The highly competitive janitorial industry is driven by a detailed RFP process. Consequently, evaluators often miss important criteria considerations that can have a tremendous impact on business outcomes they are hoping for.
The question you might have missed is: Would a public or private organization better meet your unique company needs?
Below are three critical elements that can be affected by the ownership structure of a service provider. Read below and decide which one would better suit your needs.
Of course, the key difference between a public and private company is that the former must report to shareholders. What does this mean for the janitorial service users? Typically, this indicates that any budget reductions from a client may affect the service provider’s ability to maintain the relationship when a target profit margin is likely a primary decision driver. Private companies have the luxury to accommodate clients’ requirements and meet their requests as needed without external influence.
Many public companies avoid investing in innovative solutions that do not promise immediate ROI. Private companies, on the contrary, are often able to explore new cutting-edge technologies that promise long-term value. Many public janitorial companies must base their decisions around financial expectations of their shareholders. They are usually unable to spend time and money testing new ground-breaking technologies such as Aqueous Ozone Water or Onvation. For the facility maintenance teams, it may lead to missing out on the technological advances that can help reduce maintenance costs and provide a better experience for the tenants.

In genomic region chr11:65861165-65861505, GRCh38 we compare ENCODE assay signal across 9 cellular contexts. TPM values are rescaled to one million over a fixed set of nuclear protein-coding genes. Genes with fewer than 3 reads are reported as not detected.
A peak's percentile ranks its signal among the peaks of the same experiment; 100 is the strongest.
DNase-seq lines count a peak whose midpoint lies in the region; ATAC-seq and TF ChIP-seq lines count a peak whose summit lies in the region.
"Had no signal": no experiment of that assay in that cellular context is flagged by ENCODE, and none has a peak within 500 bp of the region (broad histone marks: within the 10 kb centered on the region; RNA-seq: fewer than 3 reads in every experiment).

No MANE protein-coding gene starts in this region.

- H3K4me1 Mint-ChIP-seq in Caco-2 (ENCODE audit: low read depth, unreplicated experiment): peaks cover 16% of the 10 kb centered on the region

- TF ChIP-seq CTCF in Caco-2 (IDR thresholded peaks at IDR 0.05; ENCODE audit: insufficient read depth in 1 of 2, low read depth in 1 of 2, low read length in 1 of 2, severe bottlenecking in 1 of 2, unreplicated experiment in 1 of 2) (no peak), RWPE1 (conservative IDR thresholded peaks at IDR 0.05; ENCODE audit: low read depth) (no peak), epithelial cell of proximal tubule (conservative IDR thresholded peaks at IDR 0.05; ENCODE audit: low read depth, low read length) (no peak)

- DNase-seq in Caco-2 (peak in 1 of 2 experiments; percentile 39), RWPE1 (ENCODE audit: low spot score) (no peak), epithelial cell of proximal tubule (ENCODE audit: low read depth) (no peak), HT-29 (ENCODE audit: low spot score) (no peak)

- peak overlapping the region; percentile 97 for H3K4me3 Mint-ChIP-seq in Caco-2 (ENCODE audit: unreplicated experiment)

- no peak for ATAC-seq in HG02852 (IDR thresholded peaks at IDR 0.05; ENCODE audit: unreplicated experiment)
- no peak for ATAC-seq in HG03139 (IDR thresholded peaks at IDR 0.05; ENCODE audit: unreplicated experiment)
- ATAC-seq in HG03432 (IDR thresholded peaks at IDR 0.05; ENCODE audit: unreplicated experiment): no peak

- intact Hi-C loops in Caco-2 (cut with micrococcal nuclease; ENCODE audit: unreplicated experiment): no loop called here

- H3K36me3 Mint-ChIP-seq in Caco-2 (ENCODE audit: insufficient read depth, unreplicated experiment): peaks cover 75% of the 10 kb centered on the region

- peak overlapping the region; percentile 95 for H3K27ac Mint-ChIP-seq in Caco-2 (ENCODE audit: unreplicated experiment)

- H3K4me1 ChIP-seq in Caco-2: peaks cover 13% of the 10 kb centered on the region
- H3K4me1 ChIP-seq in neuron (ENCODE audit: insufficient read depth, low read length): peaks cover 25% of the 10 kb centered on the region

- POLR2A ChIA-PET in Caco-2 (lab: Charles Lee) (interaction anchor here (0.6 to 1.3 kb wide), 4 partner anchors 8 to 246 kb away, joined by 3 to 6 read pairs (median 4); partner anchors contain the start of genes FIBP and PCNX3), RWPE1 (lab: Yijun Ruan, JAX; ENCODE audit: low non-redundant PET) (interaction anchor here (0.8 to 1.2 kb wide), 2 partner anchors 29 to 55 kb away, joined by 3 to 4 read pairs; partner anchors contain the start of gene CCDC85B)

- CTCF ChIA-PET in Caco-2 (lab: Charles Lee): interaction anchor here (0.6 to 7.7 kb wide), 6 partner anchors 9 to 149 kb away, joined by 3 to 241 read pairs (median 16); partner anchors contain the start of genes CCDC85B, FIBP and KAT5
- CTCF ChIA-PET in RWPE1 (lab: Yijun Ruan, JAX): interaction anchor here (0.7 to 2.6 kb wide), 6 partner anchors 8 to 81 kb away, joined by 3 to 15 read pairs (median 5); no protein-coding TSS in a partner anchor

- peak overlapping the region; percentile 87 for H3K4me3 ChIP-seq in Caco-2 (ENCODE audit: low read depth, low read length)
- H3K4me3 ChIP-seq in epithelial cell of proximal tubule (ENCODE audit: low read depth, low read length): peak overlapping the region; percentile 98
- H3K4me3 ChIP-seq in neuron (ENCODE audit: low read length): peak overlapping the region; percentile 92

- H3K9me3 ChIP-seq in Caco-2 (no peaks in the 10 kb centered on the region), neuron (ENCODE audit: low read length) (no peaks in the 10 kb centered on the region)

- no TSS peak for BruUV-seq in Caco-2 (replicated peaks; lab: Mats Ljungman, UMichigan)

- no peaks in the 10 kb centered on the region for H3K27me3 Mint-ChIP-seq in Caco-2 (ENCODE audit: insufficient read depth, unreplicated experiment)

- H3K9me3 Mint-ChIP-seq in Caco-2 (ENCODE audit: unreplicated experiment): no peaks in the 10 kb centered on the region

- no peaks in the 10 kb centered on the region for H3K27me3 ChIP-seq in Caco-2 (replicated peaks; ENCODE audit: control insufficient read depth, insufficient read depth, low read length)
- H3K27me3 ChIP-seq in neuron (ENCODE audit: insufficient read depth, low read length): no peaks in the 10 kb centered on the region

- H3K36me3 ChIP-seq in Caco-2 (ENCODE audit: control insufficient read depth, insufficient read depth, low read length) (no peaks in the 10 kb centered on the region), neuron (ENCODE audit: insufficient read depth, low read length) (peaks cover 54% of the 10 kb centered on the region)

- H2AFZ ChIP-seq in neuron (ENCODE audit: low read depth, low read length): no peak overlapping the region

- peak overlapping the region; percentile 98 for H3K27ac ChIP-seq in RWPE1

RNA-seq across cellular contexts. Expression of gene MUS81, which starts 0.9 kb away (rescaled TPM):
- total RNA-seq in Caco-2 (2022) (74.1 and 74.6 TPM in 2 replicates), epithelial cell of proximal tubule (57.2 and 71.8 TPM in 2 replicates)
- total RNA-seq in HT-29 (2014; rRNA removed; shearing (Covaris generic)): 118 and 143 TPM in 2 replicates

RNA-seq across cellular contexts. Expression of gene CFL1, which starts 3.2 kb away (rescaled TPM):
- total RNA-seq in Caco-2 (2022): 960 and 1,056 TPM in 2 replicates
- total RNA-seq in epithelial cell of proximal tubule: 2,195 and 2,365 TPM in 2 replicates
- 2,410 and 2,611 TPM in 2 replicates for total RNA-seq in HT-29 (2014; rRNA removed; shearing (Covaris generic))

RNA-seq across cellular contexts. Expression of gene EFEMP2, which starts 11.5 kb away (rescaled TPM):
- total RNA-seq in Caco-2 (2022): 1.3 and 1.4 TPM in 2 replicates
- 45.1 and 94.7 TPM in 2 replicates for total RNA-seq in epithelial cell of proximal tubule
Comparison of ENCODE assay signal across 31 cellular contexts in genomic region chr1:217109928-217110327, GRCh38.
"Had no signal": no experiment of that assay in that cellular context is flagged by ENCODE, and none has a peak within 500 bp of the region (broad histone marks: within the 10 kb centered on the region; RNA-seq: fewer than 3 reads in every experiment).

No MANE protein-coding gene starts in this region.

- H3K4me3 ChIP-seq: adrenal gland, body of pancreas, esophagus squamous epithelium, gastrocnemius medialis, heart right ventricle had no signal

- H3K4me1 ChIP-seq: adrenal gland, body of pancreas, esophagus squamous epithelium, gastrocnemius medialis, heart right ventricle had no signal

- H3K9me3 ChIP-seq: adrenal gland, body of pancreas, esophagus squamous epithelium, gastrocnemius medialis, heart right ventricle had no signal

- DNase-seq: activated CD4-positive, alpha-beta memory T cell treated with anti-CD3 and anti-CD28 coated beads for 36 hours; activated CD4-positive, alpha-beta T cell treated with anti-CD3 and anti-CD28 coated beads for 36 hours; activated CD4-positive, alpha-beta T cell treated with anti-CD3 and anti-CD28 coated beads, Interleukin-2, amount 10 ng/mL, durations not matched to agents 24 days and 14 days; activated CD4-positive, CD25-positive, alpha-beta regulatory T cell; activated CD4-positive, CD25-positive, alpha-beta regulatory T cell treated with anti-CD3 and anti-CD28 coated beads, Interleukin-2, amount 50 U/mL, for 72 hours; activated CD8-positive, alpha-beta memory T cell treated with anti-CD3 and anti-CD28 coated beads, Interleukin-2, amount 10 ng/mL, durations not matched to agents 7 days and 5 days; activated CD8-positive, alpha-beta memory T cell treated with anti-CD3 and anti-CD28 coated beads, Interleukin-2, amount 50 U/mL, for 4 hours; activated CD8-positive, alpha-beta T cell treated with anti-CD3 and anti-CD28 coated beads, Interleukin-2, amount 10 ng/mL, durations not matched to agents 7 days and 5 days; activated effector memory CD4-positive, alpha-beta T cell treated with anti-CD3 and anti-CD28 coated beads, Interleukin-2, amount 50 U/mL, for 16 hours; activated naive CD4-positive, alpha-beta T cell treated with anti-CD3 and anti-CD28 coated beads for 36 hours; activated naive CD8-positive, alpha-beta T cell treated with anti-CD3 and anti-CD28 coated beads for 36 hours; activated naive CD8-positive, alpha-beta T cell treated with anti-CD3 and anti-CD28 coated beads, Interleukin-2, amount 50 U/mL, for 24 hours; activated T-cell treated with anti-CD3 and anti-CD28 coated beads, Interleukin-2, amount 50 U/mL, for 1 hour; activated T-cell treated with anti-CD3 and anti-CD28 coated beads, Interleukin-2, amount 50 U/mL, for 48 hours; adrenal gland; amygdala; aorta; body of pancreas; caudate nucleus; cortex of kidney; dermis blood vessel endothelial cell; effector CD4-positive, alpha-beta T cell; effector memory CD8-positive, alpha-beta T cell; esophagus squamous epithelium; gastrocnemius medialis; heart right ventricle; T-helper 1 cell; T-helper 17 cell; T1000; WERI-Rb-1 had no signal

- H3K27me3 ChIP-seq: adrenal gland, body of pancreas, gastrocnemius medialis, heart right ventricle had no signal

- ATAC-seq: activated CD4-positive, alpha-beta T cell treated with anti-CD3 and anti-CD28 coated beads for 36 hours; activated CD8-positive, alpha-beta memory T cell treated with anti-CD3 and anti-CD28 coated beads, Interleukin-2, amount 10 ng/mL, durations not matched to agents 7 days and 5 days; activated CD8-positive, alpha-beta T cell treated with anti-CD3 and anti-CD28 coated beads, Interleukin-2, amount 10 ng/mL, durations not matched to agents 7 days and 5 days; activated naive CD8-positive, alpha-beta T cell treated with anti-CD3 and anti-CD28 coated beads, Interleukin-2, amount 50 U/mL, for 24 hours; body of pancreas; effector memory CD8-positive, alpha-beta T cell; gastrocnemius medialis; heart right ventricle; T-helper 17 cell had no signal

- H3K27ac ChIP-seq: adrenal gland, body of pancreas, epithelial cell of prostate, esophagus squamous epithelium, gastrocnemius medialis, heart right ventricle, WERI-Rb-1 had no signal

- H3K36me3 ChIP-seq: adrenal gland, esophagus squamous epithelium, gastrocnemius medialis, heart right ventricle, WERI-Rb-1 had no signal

Adaptability is another benefit that many small to middle size private companies pride themselves on. This refers to the company’s ability to quickly read and act on signals of change. This may include adapting a new technology that ensures that an employee clocks in/clocks out at the right locations or complying with the latest law requirements in a timely manner (AB 1978). Being adaptive can be difficult for large public companies with set hierarchical structures and permanent routines that fail to strive for better. For the facility maintenance teams, this often means settling for outdated processes such as paper clock ins and even paying monetary penalties for non-compliance.
Bonus: Along with the three critical points mentioned above we want to address a common misconception that national public service providers can offer a better pricing. This is not entirely true as many large janitorial companies treat regional accounts as discrete performance units even if they are united under the umbrella of a national contract. What does this mean for facility teams? Treating each of the regions as a separate account requires a specific level of profitability in every district. This does not leave any room for subdivision performance variance. Viewing an account with multiple regions as one single effort has significant benefits. This enables the service provider to allocate resources based on the client needs at each of the facilities.